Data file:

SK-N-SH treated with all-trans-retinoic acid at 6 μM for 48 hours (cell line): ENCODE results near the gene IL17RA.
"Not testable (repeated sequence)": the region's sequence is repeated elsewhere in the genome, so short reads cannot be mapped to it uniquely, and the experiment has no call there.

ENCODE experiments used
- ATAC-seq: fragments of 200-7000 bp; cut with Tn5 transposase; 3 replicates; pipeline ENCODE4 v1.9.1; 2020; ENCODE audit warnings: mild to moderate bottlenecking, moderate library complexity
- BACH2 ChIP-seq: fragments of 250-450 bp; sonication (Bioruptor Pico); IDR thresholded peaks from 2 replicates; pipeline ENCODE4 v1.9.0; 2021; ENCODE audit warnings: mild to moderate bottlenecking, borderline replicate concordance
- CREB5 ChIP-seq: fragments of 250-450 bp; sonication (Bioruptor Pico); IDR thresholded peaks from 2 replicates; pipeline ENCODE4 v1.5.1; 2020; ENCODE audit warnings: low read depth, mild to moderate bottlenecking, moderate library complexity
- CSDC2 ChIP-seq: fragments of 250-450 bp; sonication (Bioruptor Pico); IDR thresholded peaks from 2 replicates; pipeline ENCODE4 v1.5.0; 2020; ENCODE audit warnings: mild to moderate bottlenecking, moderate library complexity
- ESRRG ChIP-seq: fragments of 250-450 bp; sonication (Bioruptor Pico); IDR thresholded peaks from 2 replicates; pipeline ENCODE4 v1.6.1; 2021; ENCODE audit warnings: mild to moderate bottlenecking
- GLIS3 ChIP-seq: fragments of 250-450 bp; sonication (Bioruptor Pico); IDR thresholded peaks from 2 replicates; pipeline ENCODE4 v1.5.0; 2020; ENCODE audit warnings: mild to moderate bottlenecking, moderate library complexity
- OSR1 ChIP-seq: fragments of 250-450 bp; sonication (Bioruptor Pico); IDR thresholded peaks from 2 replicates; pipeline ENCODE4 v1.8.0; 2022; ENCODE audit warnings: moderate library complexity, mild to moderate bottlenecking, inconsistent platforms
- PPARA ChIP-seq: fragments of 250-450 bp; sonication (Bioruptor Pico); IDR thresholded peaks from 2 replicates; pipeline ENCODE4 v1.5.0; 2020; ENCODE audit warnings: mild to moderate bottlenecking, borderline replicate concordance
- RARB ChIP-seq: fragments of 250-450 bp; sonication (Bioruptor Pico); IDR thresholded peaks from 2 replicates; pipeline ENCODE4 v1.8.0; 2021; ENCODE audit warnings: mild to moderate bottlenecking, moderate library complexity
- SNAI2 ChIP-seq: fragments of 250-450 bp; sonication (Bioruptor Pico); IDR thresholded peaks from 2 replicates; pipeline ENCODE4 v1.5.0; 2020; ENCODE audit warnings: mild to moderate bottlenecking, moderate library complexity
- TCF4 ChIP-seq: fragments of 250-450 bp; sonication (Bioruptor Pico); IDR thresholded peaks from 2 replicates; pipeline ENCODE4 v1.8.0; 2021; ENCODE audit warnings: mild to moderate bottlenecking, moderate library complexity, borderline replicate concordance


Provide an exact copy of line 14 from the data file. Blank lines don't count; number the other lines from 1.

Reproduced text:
- TCF4 ChIP-seq: fragments of 250-450 bp; sonication (Bioruptor Pico); IDR thresholded peaks from 2 replicates; pipeline ENCODE4 v1.8.0; 2021; ENCODE audit warnings: mild to moderate bottlenecking, moderate library complexity, borderline replicate concordance